Flat vineyard sales to sparkle next year: Colliers

Flat vineyard sales to sparkle next year: Colliers
Flat vineyard sales to sparkle next year: Colliers

Prices paid for vineyards have hit rock bottom and are likely to start heading up next year, according to Colliers’ latest rural and agribusiness survey. 

The past two years have been characterised by very few sales, and where they have occurred “the sale price has represented a significant decline in value demonstrating the real impact of the downturn,” the report says.

“Property values in the wine/vineyard sector have been hit the hardest and are now well and truly at the bottom. There has been a significant amount of restructuring here and not just portfolio sell downs but demergers and consolidations,” the report says. 

“Most of this is now complete. Moving forward, the final outcome of the Great Southern Vineyard Portfolio and Cheviot Kirribilly Vineyard Portfolio sales will provide the last indication of any final adjustments. 

“This sector should re-emerge in a stronger position in 2012 as it begins to consolidate. At this time, some expansion may occur as selective institutional investors reconsider increasing their exposure to the sector.” 

According to Colliers, transactions are now being reported following 24 months of virtually no activity. 

“Demand is still strong … and with the release of some major and interesting portfolios recently … might actually return to a much stronger position by the end of the year,” the report says. 

This forecasted recovery does not hold true for south west of Western Australia, according to David Able, a rural divisional manager at Herron Todd White

He says the market for vineyards in this region has been depressed for the past two years, “and there doesn’t appear to be any light at the end of the tunnel”. 

“The massive oversupply of wine in Australia and across the world is anticipated to continue for at least the next few years and could well extend beyond this unless there are significant reductions in the number of vineyards, particularly in the cooler climate regions.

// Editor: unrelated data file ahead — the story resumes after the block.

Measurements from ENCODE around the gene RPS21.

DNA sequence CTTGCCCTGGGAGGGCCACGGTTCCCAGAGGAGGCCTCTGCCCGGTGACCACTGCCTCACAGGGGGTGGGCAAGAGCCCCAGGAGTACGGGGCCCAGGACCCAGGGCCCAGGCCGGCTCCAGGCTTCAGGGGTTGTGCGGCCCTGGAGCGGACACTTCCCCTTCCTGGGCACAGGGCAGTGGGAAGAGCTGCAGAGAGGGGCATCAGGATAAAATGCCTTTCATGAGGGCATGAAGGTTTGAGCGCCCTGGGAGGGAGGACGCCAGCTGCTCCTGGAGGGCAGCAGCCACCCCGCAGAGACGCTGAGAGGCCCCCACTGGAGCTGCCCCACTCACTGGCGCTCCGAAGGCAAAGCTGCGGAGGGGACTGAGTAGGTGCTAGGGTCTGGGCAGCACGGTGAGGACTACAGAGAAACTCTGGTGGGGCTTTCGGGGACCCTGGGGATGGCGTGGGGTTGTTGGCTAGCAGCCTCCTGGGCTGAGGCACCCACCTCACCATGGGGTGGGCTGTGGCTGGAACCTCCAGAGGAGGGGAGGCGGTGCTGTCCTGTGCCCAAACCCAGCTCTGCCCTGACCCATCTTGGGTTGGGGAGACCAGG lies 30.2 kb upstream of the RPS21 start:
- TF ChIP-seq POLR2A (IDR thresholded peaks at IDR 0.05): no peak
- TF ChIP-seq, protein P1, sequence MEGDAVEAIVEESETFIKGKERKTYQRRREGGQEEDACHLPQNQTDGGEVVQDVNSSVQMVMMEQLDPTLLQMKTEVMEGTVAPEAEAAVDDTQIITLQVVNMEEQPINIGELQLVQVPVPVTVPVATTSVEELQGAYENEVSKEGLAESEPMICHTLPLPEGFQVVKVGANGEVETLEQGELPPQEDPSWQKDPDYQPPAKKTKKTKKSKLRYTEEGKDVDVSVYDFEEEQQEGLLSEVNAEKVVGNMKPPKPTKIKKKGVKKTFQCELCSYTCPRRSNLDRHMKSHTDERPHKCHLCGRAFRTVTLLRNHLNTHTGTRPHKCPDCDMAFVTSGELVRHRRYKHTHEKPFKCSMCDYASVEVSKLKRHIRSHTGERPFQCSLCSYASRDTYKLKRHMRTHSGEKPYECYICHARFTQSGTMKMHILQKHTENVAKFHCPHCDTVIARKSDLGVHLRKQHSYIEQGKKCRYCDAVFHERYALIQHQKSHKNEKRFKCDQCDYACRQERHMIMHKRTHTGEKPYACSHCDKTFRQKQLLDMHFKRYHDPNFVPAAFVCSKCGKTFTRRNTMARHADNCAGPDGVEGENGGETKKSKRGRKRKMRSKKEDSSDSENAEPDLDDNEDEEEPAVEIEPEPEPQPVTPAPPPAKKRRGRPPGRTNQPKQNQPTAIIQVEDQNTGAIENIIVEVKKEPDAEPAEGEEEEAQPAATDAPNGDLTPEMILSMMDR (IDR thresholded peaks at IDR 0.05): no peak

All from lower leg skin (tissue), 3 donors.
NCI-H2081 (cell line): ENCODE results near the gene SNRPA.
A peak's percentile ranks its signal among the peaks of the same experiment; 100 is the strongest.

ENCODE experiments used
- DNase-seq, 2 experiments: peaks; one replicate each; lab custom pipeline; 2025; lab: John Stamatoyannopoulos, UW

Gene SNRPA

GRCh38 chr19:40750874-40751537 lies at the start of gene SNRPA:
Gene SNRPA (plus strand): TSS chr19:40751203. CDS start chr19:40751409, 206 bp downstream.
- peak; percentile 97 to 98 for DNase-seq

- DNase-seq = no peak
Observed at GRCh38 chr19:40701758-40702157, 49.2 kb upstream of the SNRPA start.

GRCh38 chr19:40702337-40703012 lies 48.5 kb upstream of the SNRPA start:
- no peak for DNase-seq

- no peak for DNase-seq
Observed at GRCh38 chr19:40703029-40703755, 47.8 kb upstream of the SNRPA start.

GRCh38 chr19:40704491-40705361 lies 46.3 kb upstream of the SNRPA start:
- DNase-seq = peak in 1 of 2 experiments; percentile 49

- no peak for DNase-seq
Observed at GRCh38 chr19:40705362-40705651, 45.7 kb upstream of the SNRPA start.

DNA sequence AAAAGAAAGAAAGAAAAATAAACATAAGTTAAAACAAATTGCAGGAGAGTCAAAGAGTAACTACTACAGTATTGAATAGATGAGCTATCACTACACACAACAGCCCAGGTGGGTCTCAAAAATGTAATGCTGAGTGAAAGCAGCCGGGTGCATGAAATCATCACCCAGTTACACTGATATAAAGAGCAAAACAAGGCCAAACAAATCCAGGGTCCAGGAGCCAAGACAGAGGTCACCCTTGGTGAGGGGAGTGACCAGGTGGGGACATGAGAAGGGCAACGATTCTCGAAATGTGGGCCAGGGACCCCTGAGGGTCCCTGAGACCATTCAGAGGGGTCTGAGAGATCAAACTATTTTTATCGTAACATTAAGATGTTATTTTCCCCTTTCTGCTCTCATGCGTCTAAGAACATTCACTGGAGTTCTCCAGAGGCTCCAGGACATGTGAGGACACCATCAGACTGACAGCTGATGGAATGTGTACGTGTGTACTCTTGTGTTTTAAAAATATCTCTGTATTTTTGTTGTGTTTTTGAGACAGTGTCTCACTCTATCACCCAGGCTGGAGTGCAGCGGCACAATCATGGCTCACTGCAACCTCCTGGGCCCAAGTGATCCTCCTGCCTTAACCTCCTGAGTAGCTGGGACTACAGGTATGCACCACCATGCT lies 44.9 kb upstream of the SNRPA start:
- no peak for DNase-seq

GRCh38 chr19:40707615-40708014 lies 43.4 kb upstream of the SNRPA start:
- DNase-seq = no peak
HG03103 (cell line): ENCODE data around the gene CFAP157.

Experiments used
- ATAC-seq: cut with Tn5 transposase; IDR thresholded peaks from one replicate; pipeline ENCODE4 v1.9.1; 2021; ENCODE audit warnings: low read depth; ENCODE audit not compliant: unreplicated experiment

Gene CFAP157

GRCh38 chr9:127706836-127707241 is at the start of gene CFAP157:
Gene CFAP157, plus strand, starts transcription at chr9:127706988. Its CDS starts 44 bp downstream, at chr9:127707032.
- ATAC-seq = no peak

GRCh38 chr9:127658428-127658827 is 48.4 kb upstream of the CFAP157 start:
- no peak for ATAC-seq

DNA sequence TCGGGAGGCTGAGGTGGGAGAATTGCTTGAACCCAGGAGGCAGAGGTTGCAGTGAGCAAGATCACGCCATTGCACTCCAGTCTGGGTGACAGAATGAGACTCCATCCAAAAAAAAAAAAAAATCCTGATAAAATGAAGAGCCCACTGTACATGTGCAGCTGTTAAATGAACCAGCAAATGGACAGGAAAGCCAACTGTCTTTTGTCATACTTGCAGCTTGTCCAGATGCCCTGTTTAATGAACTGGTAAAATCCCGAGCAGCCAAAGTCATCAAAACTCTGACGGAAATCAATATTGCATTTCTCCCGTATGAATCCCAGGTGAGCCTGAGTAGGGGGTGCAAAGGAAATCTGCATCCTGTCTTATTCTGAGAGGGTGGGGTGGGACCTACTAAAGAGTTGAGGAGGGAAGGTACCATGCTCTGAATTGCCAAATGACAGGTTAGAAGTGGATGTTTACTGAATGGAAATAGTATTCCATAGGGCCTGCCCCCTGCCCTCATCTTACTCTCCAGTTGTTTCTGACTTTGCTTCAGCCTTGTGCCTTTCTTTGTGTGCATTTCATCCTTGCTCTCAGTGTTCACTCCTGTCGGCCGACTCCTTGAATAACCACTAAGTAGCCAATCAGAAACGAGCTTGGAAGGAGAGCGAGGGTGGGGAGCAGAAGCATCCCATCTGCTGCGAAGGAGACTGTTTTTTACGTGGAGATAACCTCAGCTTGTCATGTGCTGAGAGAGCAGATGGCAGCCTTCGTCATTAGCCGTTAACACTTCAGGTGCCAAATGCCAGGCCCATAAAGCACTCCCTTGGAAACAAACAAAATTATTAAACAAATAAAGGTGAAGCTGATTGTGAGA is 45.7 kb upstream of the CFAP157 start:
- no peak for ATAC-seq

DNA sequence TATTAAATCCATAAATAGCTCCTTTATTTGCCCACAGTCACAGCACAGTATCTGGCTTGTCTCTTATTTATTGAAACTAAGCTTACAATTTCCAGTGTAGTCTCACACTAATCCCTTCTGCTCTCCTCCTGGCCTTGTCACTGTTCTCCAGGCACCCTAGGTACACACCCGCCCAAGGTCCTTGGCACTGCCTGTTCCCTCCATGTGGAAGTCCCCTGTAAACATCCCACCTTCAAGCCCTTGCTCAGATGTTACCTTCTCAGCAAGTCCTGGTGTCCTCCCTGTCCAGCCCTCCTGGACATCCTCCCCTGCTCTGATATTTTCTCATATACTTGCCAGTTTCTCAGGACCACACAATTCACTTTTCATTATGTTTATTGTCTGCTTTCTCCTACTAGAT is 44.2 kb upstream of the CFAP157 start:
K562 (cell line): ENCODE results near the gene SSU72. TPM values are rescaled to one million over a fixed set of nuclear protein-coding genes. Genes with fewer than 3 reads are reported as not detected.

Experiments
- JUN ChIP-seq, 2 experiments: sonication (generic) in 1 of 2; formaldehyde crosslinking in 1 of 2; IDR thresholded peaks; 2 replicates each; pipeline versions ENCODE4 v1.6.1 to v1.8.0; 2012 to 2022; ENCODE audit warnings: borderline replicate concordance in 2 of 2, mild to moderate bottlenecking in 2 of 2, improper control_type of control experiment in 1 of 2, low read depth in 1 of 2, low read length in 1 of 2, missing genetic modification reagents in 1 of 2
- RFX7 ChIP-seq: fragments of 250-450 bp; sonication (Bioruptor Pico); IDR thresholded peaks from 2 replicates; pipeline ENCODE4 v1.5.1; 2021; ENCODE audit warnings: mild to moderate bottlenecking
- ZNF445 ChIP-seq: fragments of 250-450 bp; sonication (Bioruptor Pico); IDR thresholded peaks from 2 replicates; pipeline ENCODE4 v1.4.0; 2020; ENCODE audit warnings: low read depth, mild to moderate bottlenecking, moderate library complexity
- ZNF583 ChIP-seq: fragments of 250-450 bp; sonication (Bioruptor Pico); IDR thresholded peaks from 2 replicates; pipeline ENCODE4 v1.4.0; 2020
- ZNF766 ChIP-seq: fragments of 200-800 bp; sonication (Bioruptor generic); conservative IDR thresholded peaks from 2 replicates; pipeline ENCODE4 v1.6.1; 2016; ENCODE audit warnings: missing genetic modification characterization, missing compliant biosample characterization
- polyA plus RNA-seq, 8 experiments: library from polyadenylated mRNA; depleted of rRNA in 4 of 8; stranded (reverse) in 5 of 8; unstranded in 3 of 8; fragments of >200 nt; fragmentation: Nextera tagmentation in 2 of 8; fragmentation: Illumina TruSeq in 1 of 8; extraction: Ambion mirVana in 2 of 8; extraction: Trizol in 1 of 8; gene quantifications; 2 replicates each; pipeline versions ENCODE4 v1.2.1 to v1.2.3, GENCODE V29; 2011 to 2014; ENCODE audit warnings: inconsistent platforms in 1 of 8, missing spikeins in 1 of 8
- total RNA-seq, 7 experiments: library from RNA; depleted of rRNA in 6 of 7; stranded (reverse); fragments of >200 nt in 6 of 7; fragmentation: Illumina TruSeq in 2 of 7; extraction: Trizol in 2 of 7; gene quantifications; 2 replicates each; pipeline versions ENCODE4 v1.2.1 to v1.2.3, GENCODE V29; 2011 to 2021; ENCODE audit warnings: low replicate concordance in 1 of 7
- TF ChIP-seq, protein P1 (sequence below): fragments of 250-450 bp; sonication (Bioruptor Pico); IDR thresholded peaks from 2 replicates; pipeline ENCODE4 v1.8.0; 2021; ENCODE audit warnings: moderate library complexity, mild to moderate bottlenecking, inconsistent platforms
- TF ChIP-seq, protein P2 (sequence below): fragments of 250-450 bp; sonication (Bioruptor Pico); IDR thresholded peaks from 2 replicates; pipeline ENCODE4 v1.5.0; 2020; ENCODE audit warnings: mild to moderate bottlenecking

“Any sales that have occurred have generally been forced sales and have shown no added value for the vines. In fact in many cases the vines were earmarked for removal.” Able says. 

Expressions of interest for the Cheviot Kirribilly Vineyard Property Group (CKP) 953-hectare South Australian vineyard portfolio closed mid-August, with the sale being conducted by Colliers agents Tim Altschwager and Nick Dean. Details of the sale are pending. In June 2009 Knight Frank valued the six vineyards at $42.3 million. Outcome of the negotiations have yet to result in a sale.

Altschwager and Dean are also seeking buyers for the 2,574-hectare Great Southern Vineyard Portfolio on behalf of liquidators with expressions of interest closing on November 12. The portfolio comprises 12 properties, including South Australian-based Galerita, Boh River and Sovereign in the Riverland, Woodside Ridge in the Adelaide Hills and Chapel Gate in Langhorne Creek as well as vineyards in NSW's Riverina and WA's Margaret River region.

In Geelong, Knight Frank agents Michael Hede and Leigh Morris, acting on behalf of receivers are seeking buyers for the collapsed Pettavel and Strathmore vineyards. Hede expects a price of between $5 million and $6 million for the historic Pettavel Vineyard and between $2 million and $3 million for the Strathmore Vineyard.

Prominent deals this year include: 

  • In August, San Francisco-based The Wine Group announced it would buy the 100,000-ton Loxton winery from Australian Vintage Limited located in the Riverland Wine Region in South Australia for about $27 million. 
  • Poplars Winery in the Coonawarra sold in May 2011 for $4.2 million. The property was owned by Coonawarra Development Company, which purchased the property from Fosters Group in 2007. Coonawarra Development Company went into liquidation in July last year.

  • Cockatoo Ridge Winery in South Australia’s Riverland sold for $3 million to a local investor in February, after it was placed in voluntary administration. The property failed to sell in 2009. 
  • Constellation Brands sold an 80% share of its Australian and UK business to Australian based company CHAMP Private Equity for about $290 million. Assets sold included Hardy’s Wine Company’s vineyard and winery assets.

Larry Schlesinger

Larry Schlesinger

Larry Schlesinger was a property writer at Property Observer

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